Should helical tomotherapy replace brachytherapy for cervical cancer? Case report
© Hsieh et al; licensee BioMed Central Ltd. 2010
Received: 31 May 2010
Accepted: 23 November 2010
Published: 23 November 2010
Stereotactic body radiation therapy (SBRT) administered via a helical tomotherapy (HT) system is an effective modality for treating lung cancer and metastatic liver tumors. Whether SBRT delivered via HT is a feasible alternative to brachytherapy in treatment of locally advanced cervical cancer in patients with unusual anatomic configurations of the uterus has never been studied.
A 46-year-old woman presented with an 8-month history of abnormal vaginal bleeding. Biopsy revealed squamous cell carcinoma of the cervix. Magnetic resonance imaging (MRI) showed a cervical tumor with direct invasion of the right parametrium, bilateral hydronephrosis, and multiple uterine myomas. International Federation of Gynecology and Obstetrics (FIGO) stage IIIB cervical cancer was diagnosed. Concurrent chemoradiation therapy (CCRT) followed by SBRT delivered via HT was administered instead of brachytherapy because of the presence of multiple uterine myomas with bleeding tendency. Total abdominal hysterectomy was performed after 6 weeks of treatment because of the presence of multiple uterine myomas. Neither pelvic MRI nor results of histopathologic examination at X-month follow-up showed evidence of tumor recurrence. Only grade 1 nausea and vomiting during treatment were noted. Lower gastrointestinal bleeding was noted at 14-month follow-up. No fistula formation and no evidence of haematological, gastrointestinal or genitourinary toxicities were noted on the most recent follow-up.
CCRT followed by SBRT appears to be an effective and safe modality for treatment of cervical cancer. Larger-scale studies are warranted.
It has been demonstrated that concurrent chemoradiation therapy (CCRT) followed by intracavity radiation is effective in the treatment of advanced cervical cancer . Although external beam radiotherapy combined with brachytherapy is associated with high survival rates and low complication rates [2, 3], patients with contraindications to brachytherapy, namely patients with unusual anatomic configurations of the pelvis or tumors, may benefit from higher doses of external beam irradiation . However, studies have shown that external beam irradiation used throughout the treatment course for cervical cancer is associated with poor survival, poor local control, and a high incidence of side effects [3, 4]. Molla et al. found that the use of intensity-modulated radiation therapy (IMRT) to deliver a final boost to areas at high risk for relapse in patients with endometrial or cervical cancer was feasible, well tolerated, and may be considered an acceptable alternative to brachytherapy . Helical tomotherapy (HT), an image-guided IMRT, can deliver highly conformal dose distributions and provides an impressive critical organ sparing ability for cervical cancer . Studies have shown that stereotactic body radiation therapy (SBRT), when using image-guided IMRT capable of delivering high doses of radiation in hypo-fractions, such as the HT system, is an effective and well-tolerated treatment for local control of tumors metastatic to the liver and lung [7, 8]. Herein, we report on a patient with locally advanced cervical cancer that was treated with HT-guided SBRT rather than brachytherapy because the presence of an unusual anatomic configuration of the uterus was a contraindication to the use of brachytherapy.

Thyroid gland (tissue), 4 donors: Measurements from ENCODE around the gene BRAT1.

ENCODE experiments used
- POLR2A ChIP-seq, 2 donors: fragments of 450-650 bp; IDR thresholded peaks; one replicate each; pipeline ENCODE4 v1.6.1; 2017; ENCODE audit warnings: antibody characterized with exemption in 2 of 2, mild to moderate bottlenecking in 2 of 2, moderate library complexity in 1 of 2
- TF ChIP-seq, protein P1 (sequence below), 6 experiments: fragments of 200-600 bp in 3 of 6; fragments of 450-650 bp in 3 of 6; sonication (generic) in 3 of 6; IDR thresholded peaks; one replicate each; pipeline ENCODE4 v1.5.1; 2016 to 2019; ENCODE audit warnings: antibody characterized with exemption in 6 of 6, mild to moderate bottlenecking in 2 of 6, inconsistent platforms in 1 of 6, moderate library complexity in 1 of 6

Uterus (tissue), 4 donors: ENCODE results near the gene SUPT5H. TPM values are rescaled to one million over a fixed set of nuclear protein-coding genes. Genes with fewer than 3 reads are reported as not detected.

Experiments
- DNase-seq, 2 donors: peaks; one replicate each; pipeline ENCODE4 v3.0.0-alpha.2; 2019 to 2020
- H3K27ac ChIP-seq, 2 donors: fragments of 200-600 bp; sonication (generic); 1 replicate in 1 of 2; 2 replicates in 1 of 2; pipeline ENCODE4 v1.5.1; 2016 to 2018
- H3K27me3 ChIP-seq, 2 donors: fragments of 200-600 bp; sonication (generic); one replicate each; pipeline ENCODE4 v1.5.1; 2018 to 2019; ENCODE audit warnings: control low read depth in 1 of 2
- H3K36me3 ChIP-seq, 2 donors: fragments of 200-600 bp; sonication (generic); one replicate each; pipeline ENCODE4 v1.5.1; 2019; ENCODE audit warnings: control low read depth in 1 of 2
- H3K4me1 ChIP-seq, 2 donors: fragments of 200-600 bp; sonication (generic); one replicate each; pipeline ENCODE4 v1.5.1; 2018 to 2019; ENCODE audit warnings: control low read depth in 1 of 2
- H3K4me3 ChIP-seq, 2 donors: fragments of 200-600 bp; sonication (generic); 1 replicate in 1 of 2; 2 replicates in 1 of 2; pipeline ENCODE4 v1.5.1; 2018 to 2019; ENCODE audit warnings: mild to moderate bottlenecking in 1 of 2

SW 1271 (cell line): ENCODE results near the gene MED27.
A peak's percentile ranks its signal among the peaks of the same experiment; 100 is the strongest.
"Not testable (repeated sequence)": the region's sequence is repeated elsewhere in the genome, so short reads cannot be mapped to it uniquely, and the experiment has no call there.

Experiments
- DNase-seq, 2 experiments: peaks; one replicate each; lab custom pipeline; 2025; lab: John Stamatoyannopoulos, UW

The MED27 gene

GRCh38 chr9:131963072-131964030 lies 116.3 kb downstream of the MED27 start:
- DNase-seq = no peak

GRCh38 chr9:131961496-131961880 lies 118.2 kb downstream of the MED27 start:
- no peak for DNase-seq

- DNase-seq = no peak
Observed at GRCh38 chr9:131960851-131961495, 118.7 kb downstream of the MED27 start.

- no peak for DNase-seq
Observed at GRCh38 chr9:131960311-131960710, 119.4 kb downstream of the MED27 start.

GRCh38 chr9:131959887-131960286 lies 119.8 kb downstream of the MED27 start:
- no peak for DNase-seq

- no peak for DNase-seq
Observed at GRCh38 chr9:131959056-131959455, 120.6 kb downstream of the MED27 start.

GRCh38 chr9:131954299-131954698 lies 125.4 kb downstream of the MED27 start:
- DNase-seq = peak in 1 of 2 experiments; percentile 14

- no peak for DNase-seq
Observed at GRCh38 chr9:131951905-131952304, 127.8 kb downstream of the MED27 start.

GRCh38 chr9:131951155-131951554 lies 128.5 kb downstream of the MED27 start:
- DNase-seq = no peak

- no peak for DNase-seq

External-beam irradiation could be an alternative to brachytherapy in cervical cancer patients with contraindications to external irradiation and brachytherapy . IMRT and 3-dimensional conformal radiotherapy (3DCRT) are now widely used radiotherapy techniques for various cancers and have been shown to be acceptable alternatives to brachytherapy for the treatment of gynecologic malignancies [5, 9].
Uterine myomas are the most common neoplasms of the female pelvis, occurring in 20 - 25% of women of reproductive age  and the common symptoms were menorrhagia or metrorrhagia, or both [14–16]. It is the existence and level of bother of uterine fibroid symptoms that lead women to seek treatment, with the current standard of care being abdominal hysterectomy [17, 18].
Symptoms of chronic radiation proctitis can manifest as mucous rectal discharge, diarrhea, urgency, pain, bleeding, and anemia. Radiation proctitis can be treated using steroid therapy [19, 20], aminosalicylates , sucralfate enemas in combination with  or without  sulfasalazine, formalin [23, 24], endoscopic Nd:YAG laser treatment [25, 26], electrocoagulation, argon plasma coagulation [27, 28], or hyperbaric oxygen [29, 30]. However, the effectiveness of many of those therapeutic modalities has not been proven in controlled trials.
HT-guided SBRT appears to be an effective and safe alternative to brachytherapy for treatment of cervical cancer in patients with contraindications to that conventional treatment modality. Long-term follow-up is needed to confirm these preliminary findings. Radiation oncologists need to monitor the maximum doses to organs at risk around the tumor in order to avoid SBRT-induced complications.
Written informed consent was obtained from the patient for publication of this case report and all accompanying images. A copy of the written consent is available for review.
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